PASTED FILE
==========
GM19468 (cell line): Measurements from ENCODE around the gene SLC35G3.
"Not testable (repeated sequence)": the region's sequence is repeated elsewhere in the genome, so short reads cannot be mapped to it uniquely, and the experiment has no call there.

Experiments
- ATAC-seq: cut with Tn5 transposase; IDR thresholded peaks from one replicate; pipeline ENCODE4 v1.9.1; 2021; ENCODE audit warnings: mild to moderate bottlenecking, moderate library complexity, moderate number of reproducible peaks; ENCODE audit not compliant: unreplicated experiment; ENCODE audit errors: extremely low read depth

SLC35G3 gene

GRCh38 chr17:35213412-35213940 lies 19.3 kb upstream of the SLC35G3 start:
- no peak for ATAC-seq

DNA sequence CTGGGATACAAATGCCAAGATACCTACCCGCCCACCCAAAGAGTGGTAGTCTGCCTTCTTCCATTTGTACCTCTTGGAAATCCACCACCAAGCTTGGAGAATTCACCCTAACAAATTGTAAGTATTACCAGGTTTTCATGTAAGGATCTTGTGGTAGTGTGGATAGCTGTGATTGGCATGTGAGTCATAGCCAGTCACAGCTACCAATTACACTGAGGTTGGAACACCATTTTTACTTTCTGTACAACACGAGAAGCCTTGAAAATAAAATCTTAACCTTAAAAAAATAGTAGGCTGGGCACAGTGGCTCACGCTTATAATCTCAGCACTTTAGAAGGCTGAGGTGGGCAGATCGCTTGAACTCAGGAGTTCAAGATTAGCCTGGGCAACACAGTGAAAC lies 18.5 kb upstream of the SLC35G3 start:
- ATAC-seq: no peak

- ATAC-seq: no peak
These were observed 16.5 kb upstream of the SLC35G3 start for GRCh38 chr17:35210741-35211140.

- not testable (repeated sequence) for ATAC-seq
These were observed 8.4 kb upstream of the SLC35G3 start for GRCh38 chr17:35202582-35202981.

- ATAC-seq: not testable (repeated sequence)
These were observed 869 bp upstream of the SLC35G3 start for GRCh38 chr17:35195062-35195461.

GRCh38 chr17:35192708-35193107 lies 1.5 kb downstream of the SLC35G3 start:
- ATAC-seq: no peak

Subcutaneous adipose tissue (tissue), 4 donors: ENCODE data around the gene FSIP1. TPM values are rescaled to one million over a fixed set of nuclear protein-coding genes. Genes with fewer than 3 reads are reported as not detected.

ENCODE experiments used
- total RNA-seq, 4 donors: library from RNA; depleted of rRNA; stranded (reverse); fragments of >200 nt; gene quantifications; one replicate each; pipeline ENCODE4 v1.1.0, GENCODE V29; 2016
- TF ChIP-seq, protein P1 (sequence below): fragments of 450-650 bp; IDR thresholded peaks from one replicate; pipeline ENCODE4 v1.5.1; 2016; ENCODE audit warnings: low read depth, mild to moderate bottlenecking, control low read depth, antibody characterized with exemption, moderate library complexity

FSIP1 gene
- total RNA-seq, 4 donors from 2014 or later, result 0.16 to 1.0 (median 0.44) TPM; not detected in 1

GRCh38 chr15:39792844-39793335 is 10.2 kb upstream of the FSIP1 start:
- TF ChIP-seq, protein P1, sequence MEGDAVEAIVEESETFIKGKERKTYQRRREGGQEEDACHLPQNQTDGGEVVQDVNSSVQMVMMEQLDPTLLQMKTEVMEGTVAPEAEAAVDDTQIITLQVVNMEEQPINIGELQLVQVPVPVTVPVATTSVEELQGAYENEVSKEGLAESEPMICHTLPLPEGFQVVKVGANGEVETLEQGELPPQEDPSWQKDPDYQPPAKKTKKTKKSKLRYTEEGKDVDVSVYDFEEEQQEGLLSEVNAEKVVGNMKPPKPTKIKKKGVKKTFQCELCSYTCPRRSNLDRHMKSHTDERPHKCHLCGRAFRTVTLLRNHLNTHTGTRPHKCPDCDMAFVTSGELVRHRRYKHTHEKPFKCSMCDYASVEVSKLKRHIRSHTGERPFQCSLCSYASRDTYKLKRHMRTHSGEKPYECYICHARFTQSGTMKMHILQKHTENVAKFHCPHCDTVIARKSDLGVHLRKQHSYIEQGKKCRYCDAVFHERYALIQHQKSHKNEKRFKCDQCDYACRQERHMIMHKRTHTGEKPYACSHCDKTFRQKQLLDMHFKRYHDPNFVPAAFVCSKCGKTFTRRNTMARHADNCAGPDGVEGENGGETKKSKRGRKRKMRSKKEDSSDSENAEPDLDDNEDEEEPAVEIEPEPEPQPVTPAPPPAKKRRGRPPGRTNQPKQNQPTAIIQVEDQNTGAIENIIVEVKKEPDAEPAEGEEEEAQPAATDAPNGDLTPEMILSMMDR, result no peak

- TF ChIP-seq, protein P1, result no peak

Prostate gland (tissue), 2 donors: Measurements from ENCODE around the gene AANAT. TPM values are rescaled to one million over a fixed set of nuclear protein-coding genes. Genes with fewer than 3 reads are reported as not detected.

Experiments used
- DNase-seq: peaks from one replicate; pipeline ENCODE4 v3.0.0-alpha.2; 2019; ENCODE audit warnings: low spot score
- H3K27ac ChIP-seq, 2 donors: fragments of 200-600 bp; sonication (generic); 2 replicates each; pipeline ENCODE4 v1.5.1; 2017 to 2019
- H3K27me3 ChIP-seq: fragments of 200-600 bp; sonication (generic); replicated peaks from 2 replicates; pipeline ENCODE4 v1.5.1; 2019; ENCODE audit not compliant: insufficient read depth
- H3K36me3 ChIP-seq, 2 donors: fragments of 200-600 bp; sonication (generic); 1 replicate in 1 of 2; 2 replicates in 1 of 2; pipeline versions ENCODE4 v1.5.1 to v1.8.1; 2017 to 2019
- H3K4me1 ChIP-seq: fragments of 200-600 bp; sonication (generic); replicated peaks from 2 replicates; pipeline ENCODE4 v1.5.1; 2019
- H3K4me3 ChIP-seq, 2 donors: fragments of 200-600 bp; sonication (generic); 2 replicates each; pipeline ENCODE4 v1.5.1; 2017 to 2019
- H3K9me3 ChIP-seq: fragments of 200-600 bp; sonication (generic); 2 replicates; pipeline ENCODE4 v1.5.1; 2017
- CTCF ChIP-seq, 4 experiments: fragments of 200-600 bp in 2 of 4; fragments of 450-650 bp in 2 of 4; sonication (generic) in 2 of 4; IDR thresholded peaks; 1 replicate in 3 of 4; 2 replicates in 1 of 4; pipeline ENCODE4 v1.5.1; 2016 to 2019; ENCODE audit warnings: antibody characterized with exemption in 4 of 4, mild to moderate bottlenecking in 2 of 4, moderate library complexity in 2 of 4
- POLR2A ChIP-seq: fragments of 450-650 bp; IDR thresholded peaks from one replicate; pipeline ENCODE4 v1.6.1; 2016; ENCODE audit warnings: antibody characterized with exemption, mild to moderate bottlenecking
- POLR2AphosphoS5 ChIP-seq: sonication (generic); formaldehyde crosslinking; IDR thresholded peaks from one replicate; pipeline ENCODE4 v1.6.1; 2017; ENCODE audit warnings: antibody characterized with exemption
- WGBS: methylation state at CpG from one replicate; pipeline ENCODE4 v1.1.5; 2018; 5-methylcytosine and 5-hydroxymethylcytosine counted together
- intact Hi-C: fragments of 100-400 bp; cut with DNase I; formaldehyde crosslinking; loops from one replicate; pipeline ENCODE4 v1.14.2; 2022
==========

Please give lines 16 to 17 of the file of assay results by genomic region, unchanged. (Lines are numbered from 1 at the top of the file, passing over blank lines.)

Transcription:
GRCh38 chr17:35192708-35193107 lies 1.5 kb downstream of the SLC35G3 start:
- ATAC-seq: no peak